Capsule Review: Nightwatch: Demons Are Forever (2024) – A Familiar but Reasonably Effective Horror-Thriller Sequel to Ole Bornedal’s 1994 Hit

Ole Bornedal’s 1994 hit Danish horror thriller Nightwatch — originally titled Nattevagten — is the kind of one-off that doesn’t need a sequel. He did, however, return with an English-language remake three years later, boasting additional screenwriting input from Steven Soderbergh and a familiar cast, namely Ewan McGregor and Nick Nolte. I have watched both movies but surprisingly, I enjoyed the remake better than the creepy but ponderous original, thanks to a more streamlined storytelling and above-average acting performances.

Thirty years after the 1994 original, Bornedal returns with an unlikely sequel and for a brief recap, law student and night watchman Martin (Nikolaj Coster-Waldau) and his girlfriend, Kalinka (Sofie Gråbøl) survived the night at the Forensic Medicine Institute after Martin’s buddy, Jens (Kim Bodnia) fired a few shots against the psycho killer Wörmer (Ulf Pilgaard).

Well, it turns out that Wörmer is still alive but becomes blind and confined in a psychiatric ward. Martin may have been happily married to Kalinka the last time we saw him at the end of the first movie but he’s now looking depressed. He has an adult daughter named Emma (Fanny Leander Bornedal, daughter of Ole), who is a medical student while his wife already died by suicide. He also couldn’t shake off the past trauma that had consumed him inside out.

Soon, Emma takes on a nightwatch job at the same Forensic Medicine Institute that her dad used to work there. It’s just a matter of time before the killing starts, suggesting there’s a copycat murderer out there and it’s all back to the familiar nightmare.

Nightwatch: Demons Are Forever gets off to a creepy start in the interrogation room involving a young mental patient played by Casper Kjær Jensen. I’m glad Bornedal doesn’t waste much time adding in unnecessary fillers like his 1994 original (among them is the church scene revolving around Martin, Jens and the latter’s girlfriend, Lotte). The introduction of Martin’s feisty daughter, Emma is a nice addition and it helps that Bornedal brings out the best in Fanny Leander’s performance. He also does a decent job establishing the strained relationship between her and her dad.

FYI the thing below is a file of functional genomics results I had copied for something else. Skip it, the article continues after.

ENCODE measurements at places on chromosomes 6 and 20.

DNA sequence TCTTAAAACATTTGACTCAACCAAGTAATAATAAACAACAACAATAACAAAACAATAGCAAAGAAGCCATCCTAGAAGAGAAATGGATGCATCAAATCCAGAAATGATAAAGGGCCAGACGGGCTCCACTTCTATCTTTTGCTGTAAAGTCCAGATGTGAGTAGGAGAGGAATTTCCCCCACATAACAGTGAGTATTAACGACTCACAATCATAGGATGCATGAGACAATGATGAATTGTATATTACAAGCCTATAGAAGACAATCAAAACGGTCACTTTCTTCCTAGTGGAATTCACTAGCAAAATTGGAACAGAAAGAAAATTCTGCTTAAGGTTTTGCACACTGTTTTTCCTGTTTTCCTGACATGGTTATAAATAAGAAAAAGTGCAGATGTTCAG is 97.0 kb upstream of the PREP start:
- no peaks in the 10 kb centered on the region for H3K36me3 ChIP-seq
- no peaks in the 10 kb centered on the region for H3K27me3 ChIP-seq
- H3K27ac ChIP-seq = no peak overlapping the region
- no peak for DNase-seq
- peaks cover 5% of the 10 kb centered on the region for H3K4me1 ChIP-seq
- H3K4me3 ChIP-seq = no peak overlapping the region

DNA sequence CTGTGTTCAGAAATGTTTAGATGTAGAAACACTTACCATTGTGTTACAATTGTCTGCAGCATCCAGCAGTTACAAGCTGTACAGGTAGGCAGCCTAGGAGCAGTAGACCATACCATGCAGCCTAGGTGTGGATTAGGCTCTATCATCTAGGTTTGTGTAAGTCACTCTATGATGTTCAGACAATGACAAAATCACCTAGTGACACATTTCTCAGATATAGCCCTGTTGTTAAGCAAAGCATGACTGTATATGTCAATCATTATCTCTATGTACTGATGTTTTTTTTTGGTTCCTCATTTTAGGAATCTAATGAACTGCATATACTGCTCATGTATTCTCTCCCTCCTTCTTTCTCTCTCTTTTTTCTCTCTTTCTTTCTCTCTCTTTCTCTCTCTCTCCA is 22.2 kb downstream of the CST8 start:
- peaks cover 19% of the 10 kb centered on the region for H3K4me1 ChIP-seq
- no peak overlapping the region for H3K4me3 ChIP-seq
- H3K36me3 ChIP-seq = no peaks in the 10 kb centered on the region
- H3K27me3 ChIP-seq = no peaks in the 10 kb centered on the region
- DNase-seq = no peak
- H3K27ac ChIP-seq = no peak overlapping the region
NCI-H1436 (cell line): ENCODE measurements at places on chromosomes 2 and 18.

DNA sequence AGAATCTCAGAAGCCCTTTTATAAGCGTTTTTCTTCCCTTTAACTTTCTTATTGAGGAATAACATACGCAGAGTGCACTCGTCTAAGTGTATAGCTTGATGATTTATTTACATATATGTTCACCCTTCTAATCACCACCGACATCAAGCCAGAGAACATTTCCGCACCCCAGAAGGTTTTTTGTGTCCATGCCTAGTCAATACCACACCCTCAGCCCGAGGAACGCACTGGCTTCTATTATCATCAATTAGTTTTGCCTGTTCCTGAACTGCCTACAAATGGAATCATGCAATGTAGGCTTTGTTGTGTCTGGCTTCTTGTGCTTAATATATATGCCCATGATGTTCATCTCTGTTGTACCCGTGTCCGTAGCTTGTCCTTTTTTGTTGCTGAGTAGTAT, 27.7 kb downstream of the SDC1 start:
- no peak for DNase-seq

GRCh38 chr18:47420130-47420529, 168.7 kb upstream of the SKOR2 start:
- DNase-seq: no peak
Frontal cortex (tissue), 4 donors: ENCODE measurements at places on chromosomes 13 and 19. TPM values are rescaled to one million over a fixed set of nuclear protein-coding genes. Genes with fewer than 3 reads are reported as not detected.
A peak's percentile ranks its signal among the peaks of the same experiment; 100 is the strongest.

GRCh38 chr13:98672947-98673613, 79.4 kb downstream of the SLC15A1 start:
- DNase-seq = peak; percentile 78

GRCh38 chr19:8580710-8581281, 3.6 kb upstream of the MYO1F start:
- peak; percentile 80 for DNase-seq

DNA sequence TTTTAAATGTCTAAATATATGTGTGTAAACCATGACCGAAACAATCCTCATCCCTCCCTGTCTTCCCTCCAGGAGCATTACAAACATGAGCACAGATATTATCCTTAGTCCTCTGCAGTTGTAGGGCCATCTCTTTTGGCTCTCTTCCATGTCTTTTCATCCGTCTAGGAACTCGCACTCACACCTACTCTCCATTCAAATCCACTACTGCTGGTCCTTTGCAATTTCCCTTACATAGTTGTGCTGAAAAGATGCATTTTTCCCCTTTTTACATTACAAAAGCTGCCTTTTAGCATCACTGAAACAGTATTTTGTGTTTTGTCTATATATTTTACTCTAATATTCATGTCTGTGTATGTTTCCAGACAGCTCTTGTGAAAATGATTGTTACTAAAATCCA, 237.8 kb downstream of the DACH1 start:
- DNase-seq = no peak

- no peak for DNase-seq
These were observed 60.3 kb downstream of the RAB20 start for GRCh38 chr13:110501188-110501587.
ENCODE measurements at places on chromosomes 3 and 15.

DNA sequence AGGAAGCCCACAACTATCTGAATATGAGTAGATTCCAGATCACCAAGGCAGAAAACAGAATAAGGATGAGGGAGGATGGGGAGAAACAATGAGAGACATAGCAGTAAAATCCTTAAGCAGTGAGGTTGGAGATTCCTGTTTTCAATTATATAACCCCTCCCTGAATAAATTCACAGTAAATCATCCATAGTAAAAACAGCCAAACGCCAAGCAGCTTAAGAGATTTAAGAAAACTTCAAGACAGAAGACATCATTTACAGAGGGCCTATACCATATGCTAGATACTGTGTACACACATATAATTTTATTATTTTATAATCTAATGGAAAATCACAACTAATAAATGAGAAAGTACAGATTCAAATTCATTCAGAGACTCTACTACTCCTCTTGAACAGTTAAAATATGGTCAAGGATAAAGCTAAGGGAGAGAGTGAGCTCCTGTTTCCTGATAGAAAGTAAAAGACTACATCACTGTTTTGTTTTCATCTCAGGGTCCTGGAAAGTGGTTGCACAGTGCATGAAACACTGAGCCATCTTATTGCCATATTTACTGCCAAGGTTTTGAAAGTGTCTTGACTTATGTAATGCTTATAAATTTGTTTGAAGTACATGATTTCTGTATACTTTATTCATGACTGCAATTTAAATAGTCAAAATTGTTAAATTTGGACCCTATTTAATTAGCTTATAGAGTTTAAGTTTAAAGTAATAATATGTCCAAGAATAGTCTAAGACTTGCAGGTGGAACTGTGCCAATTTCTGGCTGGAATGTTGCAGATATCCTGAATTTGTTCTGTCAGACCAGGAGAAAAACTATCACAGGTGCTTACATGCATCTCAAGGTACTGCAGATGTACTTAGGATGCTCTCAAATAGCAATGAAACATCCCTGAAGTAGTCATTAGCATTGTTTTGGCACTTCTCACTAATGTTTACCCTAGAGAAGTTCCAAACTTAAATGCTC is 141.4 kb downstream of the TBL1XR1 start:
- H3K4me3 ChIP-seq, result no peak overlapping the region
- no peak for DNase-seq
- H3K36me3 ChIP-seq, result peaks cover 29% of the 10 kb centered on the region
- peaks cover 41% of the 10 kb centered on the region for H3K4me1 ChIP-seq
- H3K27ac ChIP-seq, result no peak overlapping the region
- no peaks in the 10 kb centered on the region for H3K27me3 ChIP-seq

Bornedal’s screenplay does contain a few clichéd moments that stick to the conventional psychological-thriller tropes. The mystery surrounding the killer’s identity and motivation may have been convoluted at times. But credits go to the director’s technical know-how in staging effective dread-inducing set pieces, even as simple as the slow, retractable sound of a box cutter used by the new serial killer echoing in the background.

Likewise, he doesn’t shy away from graphic violence like how a victim gets the throat slit and the blood oozes out immediately from the wound. Lasse Frank Johannessen’s atmospheric cinematography is put to good use, particularly in the cold and clinical setting of the Forensic Medicine Institute. Then, there’s the final third act as Bornedal ratchets up the tension with a thrilling and suspenseful series of cat and mouse chases inside the facility.

Nightwatch: Demons Are Forever is currently streaming on Shudder.